, whose paradigm was most similar to ours, reported greater frontoparietal activity for arrow cues than for gaze cues. They concluded that gaze cues are more automatic than arrow cues based on previous neuroimaging data showing larger extents of activation for controlled (endogenous, top-down) than for automatic (exogenous, bottom-up) orienting (Kim et al., 1999
; Rosen et al., 1999
). Not only did we find greater frontoparietal activity for gaze cues than for arrow cues, but we also did not find any regions that were more active for arrow cues than for gaze cues. Thus, the different patterns of results in our study and in previous studies of adults may suggest that children are still developing automaticity for orienting attention in response to social stimuli. Post-hoc regression analyses with age in the TD group lend some support to this notion, as we found that activity for gaze cueing within the right SMG decreased as age increased (r
= −.46, p
The TD group also showed greater activity in visual processing areas for gaze cues, notably in the right fusiform gyrus and in the lateral occipital cortex (LOC). It is not surprising that regions involved in visual processing of social stimuli showed more activity for gaze cues than for arrows cues. However, our results did not show stronger activation in these regions for all gaze cues compared to all arrow cues. Rather, directional gaze cues elicited more activity than all other conditions, including neutral gaze cues. Previous neuroimaging data have shown that the fusiform gyrus is not only reliably activated by face perception, but is also modulated by selective attention (Hoffman and Haxby, 2000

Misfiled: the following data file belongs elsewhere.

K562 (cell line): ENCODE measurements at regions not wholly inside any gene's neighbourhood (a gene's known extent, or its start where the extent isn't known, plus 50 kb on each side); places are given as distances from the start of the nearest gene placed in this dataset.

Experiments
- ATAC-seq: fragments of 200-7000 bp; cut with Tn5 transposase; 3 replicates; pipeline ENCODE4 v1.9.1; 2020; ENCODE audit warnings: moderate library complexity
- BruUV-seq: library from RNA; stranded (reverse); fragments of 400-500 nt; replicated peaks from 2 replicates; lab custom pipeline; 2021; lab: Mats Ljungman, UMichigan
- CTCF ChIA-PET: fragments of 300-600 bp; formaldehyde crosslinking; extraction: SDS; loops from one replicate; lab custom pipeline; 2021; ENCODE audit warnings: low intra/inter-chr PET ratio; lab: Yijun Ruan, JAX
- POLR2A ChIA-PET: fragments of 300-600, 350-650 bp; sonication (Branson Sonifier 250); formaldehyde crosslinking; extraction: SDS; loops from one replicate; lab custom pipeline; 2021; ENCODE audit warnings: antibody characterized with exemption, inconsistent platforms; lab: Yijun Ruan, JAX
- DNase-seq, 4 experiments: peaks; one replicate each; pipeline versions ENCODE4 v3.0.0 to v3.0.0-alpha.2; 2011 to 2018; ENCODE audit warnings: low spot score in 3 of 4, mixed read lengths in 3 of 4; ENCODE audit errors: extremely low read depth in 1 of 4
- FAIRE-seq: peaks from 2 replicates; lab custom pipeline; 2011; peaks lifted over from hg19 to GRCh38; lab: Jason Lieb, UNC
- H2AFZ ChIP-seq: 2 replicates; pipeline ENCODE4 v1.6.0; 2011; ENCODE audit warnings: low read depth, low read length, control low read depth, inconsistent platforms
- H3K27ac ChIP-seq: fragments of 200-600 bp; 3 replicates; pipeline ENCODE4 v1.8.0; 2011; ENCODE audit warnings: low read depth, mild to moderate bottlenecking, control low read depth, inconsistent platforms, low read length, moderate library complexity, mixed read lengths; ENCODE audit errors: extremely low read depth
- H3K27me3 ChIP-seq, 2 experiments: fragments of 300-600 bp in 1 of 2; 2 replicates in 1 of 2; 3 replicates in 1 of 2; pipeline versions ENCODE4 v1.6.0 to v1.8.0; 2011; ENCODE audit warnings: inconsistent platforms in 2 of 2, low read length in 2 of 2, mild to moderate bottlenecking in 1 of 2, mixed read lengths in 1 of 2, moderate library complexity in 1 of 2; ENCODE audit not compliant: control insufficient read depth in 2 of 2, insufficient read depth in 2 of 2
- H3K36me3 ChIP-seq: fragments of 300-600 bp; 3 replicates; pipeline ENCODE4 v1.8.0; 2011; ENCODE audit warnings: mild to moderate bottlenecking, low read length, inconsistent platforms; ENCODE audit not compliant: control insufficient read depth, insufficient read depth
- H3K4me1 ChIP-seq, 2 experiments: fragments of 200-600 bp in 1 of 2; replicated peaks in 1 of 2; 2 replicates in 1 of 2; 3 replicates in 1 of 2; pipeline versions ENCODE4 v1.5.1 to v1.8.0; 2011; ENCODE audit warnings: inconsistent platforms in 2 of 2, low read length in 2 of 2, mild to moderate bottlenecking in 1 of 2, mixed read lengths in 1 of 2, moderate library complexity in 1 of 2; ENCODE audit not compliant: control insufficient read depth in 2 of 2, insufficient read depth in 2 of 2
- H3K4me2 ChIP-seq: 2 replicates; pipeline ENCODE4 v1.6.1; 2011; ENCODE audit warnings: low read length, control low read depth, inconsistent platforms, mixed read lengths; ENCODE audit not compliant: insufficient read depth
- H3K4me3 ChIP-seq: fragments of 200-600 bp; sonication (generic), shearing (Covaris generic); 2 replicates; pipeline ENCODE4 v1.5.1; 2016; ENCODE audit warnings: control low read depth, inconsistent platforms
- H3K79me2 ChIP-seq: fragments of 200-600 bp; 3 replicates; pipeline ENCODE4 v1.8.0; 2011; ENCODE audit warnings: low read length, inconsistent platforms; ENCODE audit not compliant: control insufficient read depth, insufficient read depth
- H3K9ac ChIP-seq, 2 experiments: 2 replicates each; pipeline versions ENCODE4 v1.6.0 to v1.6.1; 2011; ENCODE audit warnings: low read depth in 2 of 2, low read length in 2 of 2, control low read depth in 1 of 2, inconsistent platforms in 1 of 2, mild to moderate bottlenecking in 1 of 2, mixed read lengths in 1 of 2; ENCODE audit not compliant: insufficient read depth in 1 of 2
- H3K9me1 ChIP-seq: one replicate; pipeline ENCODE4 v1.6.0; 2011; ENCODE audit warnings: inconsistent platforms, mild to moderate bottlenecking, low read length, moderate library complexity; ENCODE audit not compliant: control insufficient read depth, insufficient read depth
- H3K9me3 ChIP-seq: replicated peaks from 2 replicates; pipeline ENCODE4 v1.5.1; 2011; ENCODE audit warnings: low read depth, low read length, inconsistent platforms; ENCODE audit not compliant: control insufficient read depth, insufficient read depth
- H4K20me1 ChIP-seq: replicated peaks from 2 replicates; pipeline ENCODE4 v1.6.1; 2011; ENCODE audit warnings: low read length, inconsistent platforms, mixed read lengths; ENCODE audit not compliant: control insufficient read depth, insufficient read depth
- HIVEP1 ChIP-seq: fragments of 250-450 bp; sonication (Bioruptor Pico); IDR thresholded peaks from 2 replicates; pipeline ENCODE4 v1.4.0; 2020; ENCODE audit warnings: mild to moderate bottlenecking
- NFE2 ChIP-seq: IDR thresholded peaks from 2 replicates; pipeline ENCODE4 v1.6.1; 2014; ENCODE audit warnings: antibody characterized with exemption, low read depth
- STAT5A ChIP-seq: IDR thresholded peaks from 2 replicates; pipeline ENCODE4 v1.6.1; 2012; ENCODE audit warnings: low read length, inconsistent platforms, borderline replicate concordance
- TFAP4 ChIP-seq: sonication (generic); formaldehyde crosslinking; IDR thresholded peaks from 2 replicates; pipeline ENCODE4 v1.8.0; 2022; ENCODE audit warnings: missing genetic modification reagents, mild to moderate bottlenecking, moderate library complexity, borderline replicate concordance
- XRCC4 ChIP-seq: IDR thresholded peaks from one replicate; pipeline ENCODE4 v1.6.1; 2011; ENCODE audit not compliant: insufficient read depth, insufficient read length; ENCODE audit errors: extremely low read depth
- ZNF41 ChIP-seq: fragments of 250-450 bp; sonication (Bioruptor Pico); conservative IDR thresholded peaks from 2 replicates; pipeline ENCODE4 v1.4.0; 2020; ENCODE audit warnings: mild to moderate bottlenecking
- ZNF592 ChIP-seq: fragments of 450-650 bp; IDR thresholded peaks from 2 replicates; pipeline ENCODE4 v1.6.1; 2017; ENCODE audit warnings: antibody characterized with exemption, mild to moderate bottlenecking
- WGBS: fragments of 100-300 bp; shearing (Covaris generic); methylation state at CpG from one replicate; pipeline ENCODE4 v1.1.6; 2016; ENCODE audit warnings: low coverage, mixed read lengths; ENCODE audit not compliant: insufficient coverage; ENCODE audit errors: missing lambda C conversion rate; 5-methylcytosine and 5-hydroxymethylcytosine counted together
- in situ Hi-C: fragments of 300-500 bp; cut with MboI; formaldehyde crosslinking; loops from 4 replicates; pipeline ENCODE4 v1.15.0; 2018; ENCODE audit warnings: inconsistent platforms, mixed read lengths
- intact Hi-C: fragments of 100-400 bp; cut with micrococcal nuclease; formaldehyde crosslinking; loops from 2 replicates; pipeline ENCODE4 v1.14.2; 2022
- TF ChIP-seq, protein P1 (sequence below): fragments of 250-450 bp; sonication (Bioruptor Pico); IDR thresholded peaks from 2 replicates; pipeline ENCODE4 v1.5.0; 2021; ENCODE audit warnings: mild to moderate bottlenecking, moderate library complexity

; Hooker et al., 2003
). Thus, it is possible that even though our participants knew that the cues did not predict the location of the target and were instructed to ignore the direction of the cues, they paid more attention to the directional gaze cues, resulting in increased fusiform activity. Likewise, the LOC showed increased activity for directional gaze cues compared to all other condition. This is consistent with previous neuroimaging studies of social orienting in adults that reported greater LOC activity for social cues than for nonsocial cues (Engell et al., 2010
; Greene et al., 2009
; Tipper et al., 2008
). Our data extend these findings to developing populations, and confirm that LOC activity was not simply driven by visual processing of social stimuli.
The putamen also showed robust bilateral activation for directional gaze cues compared to the other cue conditions. This finding was unexpected, but suggests a role for the striatum in social orienting during typical development. It is well known that the putamen lies at the center of motor circuitry, with anatomical connections to cortical motor and somatosensory regions (for a review, see Alexander et al., 1986
). Interestingly, it has been shown that cells in the putamen may respond when a stimulus is important to behavior, but not when the behavioral significance is removed (Evarts et al., 1984
). Thus, it is possible that directional gaze cues were interpreted as more behaviorally significant than the other cue conditions. The clusters of activity in the putamen also extended into the insula, consistent with previous studies that found activation in the putamen/insula region for spatial cueing tasks (Gitelman et al., 1999
; Hopfinger et al., 2000
). Further research is necessary to understand the link between the striatum/insula regions and social orienting and whether this relationship is only observed during development.